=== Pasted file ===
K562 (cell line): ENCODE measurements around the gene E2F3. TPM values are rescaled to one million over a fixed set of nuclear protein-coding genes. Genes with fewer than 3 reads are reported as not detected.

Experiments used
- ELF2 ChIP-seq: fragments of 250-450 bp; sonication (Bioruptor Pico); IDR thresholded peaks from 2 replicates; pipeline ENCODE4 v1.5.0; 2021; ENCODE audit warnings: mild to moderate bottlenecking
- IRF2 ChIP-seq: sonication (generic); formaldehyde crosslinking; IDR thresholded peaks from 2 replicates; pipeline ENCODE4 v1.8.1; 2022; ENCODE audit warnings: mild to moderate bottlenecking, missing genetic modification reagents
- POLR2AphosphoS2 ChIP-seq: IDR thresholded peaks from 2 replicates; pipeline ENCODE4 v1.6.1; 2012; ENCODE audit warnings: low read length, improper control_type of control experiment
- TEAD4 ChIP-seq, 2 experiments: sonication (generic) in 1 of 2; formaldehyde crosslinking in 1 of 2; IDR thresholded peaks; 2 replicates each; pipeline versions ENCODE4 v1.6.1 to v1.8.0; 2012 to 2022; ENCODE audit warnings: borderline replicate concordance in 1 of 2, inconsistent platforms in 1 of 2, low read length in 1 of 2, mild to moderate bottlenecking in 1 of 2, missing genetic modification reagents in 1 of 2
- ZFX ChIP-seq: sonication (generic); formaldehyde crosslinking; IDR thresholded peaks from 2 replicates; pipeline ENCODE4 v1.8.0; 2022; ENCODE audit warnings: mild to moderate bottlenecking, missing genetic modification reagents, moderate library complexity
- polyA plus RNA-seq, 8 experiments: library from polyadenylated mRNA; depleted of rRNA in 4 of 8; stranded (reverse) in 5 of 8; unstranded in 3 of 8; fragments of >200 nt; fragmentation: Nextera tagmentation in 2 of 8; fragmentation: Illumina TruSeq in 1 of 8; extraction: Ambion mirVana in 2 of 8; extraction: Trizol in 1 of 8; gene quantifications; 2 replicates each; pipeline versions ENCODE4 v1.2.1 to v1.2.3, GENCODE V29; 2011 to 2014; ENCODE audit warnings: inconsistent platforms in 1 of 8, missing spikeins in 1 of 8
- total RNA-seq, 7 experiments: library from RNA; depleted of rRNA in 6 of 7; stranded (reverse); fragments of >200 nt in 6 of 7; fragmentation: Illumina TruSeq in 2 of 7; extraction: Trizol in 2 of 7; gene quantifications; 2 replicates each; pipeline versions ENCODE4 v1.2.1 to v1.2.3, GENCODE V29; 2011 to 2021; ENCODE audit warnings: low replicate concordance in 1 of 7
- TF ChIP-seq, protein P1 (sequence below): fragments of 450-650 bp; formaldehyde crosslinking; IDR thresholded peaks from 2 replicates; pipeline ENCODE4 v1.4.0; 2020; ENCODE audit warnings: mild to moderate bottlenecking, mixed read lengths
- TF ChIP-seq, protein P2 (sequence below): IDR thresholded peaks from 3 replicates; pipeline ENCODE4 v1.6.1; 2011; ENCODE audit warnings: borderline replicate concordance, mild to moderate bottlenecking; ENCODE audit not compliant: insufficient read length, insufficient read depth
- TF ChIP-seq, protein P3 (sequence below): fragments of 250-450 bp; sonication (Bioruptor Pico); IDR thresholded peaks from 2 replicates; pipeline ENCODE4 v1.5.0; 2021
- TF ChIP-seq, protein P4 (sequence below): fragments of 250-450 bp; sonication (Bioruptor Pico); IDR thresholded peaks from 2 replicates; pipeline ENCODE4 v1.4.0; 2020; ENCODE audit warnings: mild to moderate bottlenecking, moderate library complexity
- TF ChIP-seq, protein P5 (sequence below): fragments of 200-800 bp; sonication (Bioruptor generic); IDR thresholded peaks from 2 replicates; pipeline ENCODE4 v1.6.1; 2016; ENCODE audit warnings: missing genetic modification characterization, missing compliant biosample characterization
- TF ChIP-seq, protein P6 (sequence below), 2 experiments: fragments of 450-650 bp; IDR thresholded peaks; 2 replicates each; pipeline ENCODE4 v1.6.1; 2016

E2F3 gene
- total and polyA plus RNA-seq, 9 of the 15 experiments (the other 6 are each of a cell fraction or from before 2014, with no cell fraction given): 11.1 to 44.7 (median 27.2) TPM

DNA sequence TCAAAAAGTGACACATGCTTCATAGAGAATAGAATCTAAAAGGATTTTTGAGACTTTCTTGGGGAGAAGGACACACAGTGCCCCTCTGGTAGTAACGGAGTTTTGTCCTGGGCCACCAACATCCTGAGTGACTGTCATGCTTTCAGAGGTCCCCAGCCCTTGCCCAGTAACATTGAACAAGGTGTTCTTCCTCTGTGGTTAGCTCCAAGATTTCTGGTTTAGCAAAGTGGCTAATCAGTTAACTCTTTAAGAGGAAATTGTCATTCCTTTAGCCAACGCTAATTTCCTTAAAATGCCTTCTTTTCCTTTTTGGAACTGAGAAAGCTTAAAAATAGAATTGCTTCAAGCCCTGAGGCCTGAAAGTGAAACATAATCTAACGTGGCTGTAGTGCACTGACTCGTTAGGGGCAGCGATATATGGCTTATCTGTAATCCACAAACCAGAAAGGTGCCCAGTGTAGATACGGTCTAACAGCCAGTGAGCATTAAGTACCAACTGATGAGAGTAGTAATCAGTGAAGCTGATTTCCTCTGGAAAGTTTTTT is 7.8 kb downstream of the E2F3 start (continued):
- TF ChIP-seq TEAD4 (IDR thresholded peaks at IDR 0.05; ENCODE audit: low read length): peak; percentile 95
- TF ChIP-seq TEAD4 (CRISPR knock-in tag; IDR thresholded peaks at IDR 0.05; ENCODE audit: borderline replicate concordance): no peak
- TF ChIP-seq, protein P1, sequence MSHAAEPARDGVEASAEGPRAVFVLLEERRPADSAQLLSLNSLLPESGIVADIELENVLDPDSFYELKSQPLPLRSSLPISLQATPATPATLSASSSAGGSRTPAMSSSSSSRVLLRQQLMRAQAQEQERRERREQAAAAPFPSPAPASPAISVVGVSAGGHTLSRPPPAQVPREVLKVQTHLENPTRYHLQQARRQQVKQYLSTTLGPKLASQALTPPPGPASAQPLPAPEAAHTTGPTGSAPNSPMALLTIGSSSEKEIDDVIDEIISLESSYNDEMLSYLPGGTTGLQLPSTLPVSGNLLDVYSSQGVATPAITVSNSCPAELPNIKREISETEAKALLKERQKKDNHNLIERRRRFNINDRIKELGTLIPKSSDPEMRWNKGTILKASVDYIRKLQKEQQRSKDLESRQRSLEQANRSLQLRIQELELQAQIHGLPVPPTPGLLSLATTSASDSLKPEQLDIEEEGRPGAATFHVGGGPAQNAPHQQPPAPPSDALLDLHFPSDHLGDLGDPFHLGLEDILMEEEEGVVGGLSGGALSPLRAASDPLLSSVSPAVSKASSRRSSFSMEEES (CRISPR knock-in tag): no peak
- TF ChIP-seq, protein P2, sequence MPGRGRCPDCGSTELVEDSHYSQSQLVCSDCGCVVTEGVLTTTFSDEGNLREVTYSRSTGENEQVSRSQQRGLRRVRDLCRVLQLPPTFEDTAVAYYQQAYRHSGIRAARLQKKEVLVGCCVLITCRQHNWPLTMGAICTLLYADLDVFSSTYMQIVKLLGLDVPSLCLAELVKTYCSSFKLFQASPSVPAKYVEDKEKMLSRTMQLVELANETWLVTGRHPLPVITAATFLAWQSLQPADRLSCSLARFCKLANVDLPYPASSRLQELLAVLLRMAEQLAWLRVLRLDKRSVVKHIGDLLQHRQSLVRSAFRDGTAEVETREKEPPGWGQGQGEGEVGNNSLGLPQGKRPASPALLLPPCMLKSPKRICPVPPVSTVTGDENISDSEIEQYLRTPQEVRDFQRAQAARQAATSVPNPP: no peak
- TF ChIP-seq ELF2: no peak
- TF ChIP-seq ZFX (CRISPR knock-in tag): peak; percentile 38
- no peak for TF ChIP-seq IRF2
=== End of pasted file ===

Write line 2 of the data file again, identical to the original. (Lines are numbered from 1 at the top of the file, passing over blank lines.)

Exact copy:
Experiments used